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Ballet West

'The Leaves Are Fading', 'Lilac Garden,' 'Offenbach in the Underworld'

Waves of emotion

by Kate Snedeker

August 29, 2004 -- Edinburgh Playhouse, Edinburgh

On Sunday evening, Ballet West's second cast stepped into the principal roles of the three Tudor ballets on the program. Though the corps still battled with weaknesses in timing and partnering, the dancing was revitalized by the new and no less solid interpretation of the main roles.

Dancing to Dvorak's tender music, Kristin Hakala and Christopher Ruud brought a pleasing youthfulness to the main pas de deux, but looked just a little bit hesitant with some of the trickier partnering sequences. Ruud is elegantly proportioned with nice stretch in his dancing and was precise in his fiddly solo. In the other pas de deuxs, Christiana Bennett, Hua Zhang and Michael Bearden stood out.

Ruud appeared again as the Man She Must Marry in the haunting "Lilac Garden". Though appropriately somber and chilly in demeanor, Ruud, with his lean, youthful figure appeared too young to have quite the necessary emotional impact. However, Tong Wang and Kristin Hakala, partners on and off the stage, brought a real emotional depth to the roles of Caroline and her Lover. Wang, who will be retiring after the company performs the Tudor program back in Salt Lake City, has a wonderful, natural flow to his dancing and brought the right mix of passion and restraint to his role. Both Wang and Hakala imbued their characters with great emotion, and in the scene where Caroline breaks from the frozen cast to reach for her lover, you could see almost see the waves of emotion pushing her arm away.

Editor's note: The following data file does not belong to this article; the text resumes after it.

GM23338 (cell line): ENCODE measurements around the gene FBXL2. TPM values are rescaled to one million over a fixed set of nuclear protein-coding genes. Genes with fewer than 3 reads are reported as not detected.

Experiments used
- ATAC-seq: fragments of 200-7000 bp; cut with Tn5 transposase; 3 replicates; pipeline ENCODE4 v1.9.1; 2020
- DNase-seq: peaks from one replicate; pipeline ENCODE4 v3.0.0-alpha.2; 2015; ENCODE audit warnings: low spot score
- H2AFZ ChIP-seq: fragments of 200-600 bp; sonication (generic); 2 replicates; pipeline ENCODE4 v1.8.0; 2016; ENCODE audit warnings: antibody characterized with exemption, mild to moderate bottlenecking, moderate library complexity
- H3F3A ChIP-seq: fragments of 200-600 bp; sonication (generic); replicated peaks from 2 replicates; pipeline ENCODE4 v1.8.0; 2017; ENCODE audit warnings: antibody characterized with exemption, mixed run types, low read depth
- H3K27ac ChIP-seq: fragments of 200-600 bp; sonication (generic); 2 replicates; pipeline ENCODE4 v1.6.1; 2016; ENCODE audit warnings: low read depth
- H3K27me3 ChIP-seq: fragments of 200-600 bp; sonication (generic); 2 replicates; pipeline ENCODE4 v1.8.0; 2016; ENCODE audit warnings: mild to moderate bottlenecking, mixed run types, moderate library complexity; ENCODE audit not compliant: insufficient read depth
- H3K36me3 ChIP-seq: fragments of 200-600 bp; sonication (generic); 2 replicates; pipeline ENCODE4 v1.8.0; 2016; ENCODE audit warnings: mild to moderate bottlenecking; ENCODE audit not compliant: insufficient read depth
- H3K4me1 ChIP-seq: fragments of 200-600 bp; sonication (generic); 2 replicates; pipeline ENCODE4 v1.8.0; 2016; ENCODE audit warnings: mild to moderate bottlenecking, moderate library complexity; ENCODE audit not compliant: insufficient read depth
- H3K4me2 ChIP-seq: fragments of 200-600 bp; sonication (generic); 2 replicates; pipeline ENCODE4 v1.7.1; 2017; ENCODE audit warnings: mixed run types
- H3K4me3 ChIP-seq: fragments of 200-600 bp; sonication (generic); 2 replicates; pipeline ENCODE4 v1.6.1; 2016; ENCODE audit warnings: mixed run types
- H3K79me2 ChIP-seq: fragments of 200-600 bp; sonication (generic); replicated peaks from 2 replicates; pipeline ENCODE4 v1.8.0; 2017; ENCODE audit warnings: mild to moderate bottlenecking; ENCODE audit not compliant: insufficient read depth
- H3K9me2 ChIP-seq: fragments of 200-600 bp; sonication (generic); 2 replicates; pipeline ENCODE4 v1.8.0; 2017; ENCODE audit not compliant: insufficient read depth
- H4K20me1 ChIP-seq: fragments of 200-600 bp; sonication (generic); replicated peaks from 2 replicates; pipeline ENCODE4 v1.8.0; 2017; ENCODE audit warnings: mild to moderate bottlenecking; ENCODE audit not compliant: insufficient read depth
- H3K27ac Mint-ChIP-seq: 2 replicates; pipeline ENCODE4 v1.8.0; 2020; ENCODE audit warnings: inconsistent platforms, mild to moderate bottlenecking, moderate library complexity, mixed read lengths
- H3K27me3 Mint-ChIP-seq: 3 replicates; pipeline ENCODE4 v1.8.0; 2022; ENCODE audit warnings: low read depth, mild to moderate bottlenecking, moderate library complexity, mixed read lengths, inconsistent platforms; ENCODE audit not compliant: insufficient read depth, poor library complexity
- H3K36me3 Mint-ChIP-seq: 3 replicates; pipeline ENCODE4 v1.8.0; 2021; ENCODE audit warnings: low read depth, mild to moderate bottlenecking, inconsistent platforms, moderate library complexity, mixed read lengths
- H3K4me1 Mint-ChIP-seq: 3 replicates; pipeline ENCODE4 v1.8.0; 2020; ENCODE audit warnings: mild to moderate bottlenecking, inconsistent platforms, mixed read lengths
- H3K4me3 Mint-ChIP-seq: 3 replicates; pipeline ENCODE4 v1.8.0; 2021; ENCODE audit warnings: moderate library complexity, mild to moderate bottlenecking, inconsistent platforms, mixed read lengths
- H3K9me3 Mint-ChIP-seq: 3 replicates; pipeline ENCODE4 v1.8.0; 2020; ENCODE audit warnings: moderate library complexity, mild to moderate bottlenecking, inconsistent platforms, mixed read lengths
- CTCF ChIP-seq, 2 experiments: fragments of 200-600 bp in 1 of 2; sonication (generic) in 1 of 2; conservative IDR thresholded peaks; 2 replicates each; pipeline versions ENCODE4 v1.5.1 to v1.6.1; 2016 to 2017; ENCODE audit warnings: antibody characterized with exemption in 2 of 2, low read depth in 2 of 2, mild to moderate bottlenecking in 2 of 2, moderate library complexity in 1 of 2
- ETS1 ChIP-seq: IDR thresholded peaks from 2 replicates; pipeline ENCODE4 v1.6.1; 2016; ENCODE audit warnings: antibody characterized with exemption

"Offenbach in the Underworld" also was refreshed by new faces in some of the main roles. Michael Bearden's painter was an eager newcomer to the artistic scene as compared with Seth Olson's more experienced, introspective artiste, but equally as delightful. As the young officer, Steven Davis was snappy, but a little overmatched in some of the partnering with the other female soloists. Most delightful was Hua Zhuang, a humorous and athletic Imperial Excellency with high, clean double tours. Maggie Wright, as the Operetta Star, demonstrated solid dancing and humorous characterization.  Again, the female corps brought down the house with their saucy and energetic dancing, the girl in the green feathers (Jennifer Robinson) standing out for her wonderful characterization.


Edited by Jeff.

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